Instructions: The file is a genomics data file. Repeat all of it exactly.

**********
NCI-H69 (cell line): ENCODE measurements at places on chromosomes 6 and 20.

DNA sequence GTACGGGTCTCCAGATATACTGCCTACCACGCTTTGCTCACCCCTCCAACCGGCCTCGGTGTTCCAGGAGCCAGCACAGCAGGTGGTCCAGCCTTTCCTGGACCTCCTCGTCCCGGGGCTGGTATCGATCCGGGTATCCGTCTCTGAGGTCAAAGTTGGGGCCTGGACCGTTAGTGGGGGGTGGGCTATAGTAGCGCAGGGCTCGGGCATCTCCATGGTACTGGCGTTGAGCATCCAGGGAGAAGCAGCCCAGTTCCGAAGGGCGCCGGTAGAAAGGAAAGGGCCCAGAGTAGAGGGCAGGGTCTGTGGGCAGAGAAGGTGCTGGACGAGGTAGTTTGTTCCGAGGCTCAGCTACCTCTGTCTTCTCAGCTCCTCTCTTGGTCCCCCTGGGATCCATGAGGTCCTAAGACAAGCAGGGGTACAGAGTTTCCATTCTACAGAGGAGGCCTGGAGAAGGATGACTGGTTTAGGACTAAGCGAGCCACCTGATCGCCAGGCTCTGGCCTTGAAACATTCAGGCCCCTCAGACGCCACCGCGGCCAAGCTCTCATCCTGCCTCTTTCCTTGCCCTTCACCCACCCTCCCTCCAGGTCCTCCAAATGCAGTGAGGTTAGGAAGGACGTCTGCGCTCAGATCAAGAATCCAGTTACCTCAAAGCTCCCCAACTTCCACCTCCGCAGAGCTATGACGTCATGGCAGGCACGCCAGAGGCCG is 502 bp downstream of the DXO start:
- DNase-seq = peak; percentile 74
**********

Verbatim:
NCI-H69 (cell line): ENCODE measurements at places on chromosomes 6 and 20.

DNA sequence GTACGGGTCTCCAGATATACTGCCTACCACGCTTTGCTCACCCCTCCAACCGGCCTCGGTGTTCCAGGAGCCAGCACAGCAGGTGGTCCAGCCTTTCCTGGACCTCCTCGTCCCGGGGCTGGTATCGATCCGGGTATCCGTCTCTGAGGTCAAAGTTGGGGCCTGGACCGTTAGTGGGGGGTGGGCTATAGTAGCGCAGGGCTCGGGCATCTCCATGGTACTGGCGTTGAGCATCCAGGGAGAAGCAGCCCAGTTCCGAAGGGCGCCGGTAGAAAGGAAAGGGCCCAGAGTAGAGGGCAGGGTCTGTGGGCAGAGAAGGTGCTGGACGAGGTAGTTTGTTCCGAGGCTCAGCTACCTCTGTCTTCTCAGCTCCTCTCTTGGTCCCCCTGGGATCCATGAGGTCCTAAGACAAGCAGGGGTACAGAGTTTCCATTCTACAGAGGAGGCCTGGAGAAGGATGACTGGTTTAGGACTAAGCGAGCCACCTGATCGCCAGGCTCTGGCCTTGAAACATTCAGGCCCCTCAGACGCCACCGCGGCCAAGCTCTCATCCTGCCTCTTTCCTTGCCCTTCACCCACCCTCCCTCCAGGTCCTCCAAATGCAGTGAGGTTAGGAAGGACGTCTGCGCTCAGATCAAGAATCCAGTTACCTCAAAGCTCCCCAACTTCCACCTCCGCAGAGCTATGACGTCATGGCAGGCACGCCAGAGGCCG is 502 bp downstream of the DXO start:
- DNase-seq = peak; percentile 74